Laser-assisted Transfection, Optogenetic Stimulation And Its Detection In Mammalian Cells
Dhakal, Kamal Raj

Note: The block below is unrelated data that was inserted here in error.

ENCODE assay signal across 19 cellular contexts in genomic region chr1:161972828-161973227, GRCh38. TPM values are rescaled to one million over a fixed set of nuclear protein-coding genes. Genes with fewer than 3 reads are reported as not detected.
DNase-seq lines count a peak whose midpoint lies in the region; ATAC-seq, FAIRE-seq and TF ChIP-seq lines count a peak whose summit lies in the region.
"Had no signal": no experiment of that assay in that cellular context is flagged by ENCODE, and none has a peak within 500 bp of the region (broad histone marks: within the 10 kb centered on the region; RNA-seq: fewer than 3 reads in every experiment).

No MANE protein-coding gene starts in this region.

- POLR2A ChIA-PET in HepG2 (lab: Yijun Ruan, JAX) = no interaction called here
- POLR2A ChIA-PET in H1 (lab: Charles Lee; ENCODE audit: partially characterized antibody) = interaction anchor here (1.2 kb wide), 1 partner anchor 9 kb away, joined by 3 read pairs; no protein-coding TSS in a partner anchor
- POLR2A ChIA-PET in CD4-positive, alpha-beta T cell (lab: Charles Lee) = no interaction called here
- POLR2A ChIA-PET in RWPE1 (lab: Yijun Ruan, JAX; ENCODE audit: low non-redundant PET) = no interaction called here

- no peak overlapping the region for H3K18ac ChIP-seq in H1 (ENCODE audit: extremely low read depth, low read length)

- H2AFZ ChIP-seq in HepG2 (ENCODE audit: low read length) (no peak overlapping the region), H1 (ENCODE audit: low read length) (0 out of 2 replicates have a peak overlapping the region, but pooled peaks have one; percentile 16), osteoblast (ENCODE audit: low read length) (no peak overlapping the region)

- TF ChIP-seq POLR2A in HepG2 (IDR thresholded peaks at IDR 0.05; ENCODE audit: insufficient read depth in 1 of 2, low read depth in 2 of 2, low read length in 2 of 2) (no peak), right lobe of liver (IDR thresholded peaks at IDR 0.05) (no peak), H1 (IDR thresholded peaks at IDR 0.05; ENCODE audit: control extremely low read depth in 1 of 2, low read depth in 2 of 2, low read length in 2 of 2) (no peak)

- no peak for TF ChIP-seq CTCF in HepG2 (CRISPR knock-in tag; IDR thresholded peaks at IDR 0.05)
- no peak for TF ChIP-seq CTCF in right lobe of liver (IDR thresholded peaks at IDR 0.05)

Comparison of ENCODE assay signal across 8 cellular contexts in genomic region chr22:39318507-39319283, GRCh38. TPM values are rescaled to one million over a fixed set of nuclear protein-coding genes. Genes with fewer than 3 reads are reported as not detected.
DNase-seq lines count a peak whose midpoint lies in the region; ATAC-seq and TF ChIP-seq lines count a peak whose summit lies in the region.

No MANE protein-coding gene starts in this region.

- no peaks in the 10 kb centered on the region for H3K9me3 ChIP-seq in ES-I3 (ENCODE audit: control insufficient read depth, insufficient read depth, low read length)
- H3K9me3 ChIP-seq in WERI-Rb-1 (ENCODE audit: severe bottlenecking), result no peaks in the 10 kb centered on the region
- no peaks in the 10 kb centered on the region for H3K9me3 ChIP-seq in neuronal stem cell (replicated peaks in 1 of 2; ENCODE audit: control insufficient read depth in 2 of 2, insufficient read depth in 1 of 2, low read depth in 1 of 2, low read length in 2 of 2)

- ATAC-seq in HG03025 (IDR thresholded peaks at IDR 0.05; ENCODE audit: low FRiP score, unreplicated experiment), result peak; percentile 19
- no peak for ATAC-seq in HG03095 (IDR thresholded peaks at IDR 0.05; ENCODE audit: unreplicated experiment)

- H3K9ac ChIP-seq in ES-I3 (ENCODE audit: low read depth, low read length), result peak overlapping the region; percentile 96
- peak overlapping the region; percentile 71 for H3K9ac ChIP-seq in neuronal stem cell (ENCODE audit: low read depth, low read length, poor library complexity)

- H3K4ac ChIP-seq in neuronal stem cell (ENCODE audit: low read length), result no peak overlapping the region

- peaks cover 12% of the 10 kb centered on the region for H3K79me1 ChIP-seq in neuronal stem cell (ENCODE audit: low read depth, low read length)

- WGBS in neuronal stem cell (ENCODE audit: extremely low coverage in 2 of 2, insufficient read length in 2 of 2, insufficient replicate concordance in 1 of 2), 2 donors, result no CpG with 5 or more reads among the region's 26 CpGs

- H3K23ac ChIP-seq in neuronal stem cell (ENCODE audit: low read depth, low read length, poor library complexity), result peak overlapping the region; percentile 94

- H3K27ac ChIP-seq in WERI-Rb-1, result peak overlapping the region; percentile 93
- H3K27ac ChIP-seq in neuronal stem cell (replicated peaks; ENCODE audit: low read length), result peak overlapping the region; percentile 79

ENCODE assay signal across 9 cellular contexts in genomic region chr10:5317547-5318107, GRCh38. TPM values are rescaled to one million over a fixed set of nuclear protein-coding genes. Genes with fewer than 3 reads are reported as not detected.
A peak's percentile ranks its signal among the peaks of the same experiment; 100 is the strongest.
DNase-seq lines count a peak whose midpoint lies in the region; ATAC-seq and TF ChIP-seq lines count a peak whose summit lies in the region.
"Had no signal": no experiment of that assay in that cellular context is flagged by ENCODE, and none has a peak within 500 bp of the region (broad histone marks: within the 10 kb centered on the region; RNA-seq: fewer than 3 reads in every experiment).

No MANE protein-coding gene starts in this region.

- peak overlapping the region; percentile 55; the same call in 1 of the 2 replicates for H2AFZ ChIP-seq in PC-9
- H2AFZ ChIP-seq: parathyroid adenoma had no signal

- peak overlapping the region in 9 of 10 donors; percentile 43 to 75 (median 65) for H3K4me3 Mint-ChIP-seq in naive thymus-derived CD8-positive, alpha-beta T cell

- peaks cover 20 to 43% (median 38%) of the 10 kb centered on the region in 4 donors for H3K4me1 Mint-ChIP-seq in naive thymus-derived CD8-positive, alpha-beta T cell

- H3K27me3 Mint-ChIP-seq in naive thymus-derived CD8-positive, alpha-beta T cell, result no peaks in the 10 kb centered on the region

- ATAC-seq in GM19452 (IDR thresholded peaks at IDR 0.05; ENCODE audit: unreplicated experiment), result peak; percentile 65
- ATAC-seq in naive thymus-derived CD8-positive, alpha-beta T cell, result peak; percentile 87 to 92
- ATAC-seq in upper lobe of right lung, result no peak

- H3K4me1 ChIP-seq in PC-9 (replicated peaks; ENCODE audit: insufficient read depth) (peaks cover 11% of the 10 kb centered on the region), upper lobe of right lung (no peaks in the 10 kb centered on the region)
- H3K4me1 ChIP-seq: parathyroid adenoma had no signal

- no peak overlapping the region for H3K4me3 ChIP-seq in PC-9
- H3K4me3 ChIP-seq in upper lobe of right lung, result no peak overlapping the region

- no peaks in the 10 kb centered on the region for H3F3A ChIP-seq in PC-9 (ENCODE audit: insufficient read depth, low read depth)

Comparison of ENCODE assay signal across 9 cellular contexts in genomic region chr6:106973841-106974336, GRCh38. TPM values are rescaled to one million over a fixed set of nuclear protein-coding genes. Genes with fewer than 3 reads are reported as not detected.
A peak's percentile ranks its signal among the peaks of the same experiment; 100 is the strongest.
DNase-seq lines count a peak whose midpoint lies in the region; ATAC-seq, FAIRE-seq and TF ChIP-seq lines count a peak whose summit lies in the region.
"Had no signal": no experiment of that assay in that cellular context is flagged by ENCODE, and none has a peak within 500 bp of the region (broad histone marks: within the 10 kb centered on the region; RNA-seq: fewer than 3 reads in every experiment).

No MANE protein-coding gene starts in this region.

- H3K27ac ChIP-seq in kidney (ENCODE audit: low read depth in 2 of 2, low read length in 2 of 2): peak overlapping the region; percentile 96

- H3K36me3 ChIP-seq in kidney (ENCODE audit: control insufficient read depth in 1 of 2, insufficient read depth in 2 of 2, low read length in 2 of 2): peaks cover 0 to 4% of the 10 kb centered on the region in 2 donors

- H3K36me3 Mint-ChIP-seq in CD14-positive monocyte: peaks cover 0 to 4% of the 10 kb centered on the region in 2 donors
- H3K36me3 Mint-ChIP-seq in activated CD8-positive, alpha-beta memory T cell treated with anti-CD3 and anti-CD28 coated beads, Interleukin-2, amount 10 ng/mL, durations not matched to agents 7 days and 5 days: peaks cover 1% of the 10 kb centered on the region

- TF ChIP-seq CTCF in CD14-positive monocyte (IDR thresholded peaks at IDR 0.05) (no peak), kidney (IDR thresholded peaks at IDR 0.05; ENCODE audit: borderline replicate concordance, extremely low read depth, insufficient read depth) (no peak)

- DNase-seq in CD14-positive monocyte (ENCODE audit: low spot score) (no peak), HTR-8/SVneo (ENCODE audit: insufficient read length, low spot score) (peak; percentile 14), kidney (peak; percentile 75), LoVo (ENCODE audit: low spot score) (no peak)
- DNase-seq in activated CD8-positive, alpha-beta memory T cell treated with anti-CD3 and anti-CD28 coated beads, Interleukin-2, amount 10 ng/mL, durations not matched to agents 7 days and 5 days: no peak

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Stimulation of cells, especially neurons is of significant interest both for basic understanding of neuronal circuitry as well as clinical intervention. Existing electrode-based methods of stimulation is invasive and non-specific to single cells or cell type. Recently, optical stimulation of targeted neurons expressing light-sensitive proteins (opsins) has surfaced as an emerging and a powerful technique (Optogenetics) in neuroscience. Various transfection methods such as viral-based, lipofection, electroporation have been developed to express the opsin. However, these methods are not suitable for transfection of a single cell. In order to achieve single cell transfection, we have used femtosecond pulsed laser microbeam to make a transient hole in the cell membrane in order to deliver exogenous molecules such as plasmids:Channelrhodopsin-2 (ChR2), and red-activatable Channelrhodopsin (ReaChR) or cell impermeable dye (Rhodamine Phalloidin). This method allowed live cell imaging following injection of actin-staining dye Rhodamine Phalloidin. Plasmids encoding for light sensitive proteins ReaChR, ChR2 and white opsin were also transfected into the cells by laser-assisted optoporation. Using optogenetics tools as a minimally invasive technique for cells and tissues is limited to the study of superficial regions, since a significant amount of the visible light is lost due to absorption and scattering. We have used fiber optic two-photon optogenetic stimulation (FO-TPOS) in order to enhance the in-depth stimulation. Photothermal contributions which occur due to absorption of NIR light during optogenetic stimulation, has been modeled and discussed. Near-infrared TPOS will allow localized stimulation so as to enable probing and manipulation of neural circuitry with high spatial resolution. Several electrode-based methods have been developed in order to detect and measure the electrical activity of cells and tissues during stimulation such as patch-clamp and multi-electrode arrays(MEAs) recording. These methods are invasive, potentially non-sterile and require cumbersome instruments which often generate noise and artifacts. We have used calcium imaging to detect the activation of cells as a result of optogenetic stimulation.